28
Oct
11

you vs mom + facebook

Reader G. F. writes:

I’m a pretty moderate Facebook user (I think) — I log on once or twice a day, check on what my friends are doing, and post interesting information if I think of anything. My mother, however, is kind of obsessed with Facebook, and stays logged on most of the day via her phone. I don’t mind this per se, because she still leads a relatively normal life, but I can’t stand her Facebook habits. For instance, she’ll accept friend requests from anyone, whether she’s met them or not. She doesn’t even check who they are or if they’ve got friends in common. Also her status updates can verge on the TMI, and she comments on everything. As her daughter (and therefore the more tech savvy person in this relationship), do I have a responsibility to school her on Facebook?

Dear G.F.:

Do you ever wish there were parental controls for things like TV and Facebook, but instead of it being parents controlling it for their young kids, it could be us grown adult children controlling it for our parents? Yeah, me too. Sigh. (Just kidding — my mom and dad would never DREAM of getting on Facebook, so I’ve got nothing to worry about.)

Mom n Daughter Yay

I hope your mom posts this picture on Facebook somewhere. Image: digitalart / FreeDigitalPhotos.net

In any case, the fact is, as I say over and over, the only habits you can change are your own. So no, you do not have a responsibility, or even a right, to tell your mom how she can use Facebook. And I really doubt Zuckerberg is looking into that parental controls app I just dreamed up.

But you can tell her how you feel about it. And you do have a responsibility to warn her if she doesn’t know the danger in what she’s doing.

Now you’re looking at me like I’m crazy. Facebook is harmless… generally. But not always.

The thing about Facebook is that there’s a fine line between annoying Facebook habits and unsafe Facebook habits. I don’t think it’s going out on a limb to assert that the people who do the most annoying things on Facebook are also the people who are clueless as to their safety. People who indiscriminately “friend” anyone or “like” anything are also likely to click on whatever links come their way, causing spamitis for everyone on their friend list and possibly even worse outcomes, like identity theft.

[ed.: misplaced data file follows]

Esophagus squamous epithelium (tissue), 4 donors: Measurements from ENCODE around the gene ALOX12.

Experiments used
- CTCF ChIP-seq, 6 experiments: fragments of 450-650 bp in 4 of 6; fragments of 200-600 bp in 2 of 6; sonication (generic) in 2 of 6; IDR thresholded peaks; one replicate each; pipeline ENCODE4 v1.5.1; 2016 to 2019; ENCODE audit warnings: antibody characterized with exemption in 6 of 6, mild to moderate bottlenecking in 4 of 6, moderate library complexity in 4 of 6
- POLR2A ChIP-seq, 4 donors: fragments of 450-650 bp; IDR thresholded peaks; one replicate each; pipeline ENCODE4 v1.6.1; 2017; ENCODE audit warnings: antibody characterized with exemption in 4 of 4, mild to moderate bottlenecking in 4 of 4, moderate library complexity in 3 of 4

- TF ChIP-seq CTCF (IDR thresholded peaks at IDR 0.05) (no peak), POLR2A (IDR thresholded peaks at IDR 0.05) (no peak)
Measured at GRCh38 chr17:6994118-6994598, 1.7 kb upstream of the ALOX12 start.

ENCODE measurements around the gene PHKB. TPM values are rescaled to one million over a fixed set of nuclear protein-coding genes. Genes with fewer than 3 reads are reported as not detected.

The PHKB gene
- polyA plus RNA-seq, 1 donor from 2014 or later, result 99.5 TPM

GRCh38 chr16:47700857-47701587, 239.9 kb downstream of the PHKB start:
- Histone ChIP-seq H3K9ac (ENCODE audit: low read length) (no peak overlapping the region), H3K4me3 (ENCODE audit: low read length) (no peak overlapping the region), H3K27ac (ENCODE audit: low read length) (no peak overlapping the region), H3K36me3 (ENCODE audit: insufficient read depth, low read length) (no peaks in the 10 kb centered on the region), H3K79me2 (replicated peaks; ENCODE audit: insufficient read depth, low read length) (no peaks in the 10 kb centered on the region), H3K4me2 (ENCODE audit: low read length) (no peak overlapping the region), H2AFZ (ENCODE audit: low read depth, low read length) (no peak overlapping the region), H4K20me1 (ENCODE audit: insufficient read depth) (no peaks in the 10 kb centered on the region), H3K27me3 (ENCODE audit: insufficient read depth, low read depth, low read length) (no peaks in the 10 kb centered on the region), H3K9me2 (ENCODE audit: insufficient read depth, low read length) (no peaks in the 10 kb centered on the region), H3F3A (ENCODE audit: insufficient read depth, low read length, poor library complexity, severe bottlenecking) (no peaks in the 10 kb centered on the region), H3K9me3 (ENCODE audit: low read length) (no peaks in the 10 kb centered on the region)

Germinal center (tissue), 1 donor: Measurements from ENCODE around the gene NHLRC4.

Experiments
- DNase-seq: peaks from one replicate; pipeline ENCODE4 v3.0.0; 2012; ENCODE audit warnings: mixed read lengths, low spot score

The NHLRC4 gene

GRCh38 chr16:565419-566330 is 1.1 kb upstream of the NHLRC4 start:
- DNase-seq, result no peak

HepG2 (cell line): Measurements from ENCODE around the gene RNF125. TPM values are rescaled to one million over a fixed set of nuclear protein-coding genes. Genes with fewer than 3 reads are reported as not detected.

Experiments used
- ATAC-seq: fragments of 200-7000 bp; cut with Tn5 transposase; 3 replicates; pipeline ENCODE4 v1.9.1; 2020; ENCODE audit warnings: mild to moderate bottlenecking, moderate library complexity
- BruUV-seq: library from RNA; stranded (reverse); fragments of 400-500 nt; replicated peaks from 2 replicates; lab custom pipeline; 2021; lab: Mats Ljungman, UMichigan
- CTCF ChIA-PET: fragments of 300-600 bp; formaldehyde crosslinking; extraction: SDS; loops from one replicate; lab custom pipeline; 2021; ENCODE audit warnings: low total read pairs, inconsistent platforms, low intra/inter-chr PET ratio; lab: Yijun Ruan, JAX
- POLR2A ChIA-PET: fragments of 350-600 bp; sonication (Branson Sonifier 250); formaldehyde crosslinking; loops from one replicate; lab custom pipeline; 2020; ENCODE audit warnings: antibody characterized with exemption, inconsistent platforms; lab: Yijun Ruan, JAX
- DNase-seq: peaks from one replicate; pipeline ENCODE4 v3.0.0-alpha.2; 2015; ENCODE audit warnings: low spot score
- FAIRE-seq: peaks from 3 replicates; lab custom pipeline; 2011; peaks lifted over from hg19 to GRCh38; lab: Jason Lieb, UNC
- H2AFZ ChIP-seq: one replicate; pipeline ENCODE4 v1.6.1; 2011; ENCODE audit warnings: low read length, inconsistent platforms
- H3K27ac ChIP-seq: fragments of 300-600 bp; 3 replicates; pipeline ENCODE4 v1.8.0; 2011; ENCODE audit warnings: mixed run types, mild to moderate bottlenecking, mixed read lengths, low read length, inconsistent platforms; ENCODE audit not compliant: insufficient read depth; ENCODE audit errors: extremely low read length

So perhaps your responsibility is to draw those lines for your mom.

I can see how it would be annoying that your mom accepts friend requests from anyone all willy-nilly (although that’s not really any of your business, ya know). But more importantly, it’s her doing so could be very unsafe, especially if she has personal information on her profile (like her address or phone number) that could be used against her. Identity theft, stalking, and other hazards of the modern world are infinitely easier if you’ve got all your info up on Facebook and just let anyone see it.

You probably aren’t ever going to get her to stop posting TMI status updates or stop asking you to join her in Farmville, but you can make sure she’s got good privacy settings. Sit down with her and go through them. It’s going to be painstaking work, but it’s the best thing you can do for her. Make sure she knows how to use lists so that only the people she really knows and trusts that can see her personal information, if you can’t convince her just to leave that information off her page altogether.

It’s quite possible she hasn’t considered the risks of Facebook the way you have. She may change her ways entirely once you tell her the risks, or she may not. She’s an adult, and you can only do so much to influence her ways.

You can also tell her that there is etiquette to Facebook that she may not be aware of. Commenting on everything makes you look kind of obsessive.

Keep in mind that she may have things to say about your behavior (on Facebook or elsewhere) that you may not be ready to hear, too. She’s your mom, after all. She may get defensive. Try to make the conversation more about your concern for her safety than your meddling in her personal life (which is what keeping track of someone’s Facebook habits is, FYI).

But do not expect her to change her behaviors at all. You need to just let it go. The fact that you’re upset by your mom’s behavior is pretty natural (close relationships bring easy annoyance), but obsessing over it is worse for you than her Facebook habits may be for her. Take a deep breath and remember that Facebook is not real life. Everyone has limits to what he or she does with Facebook, and your mom’s limits are just different from yours.

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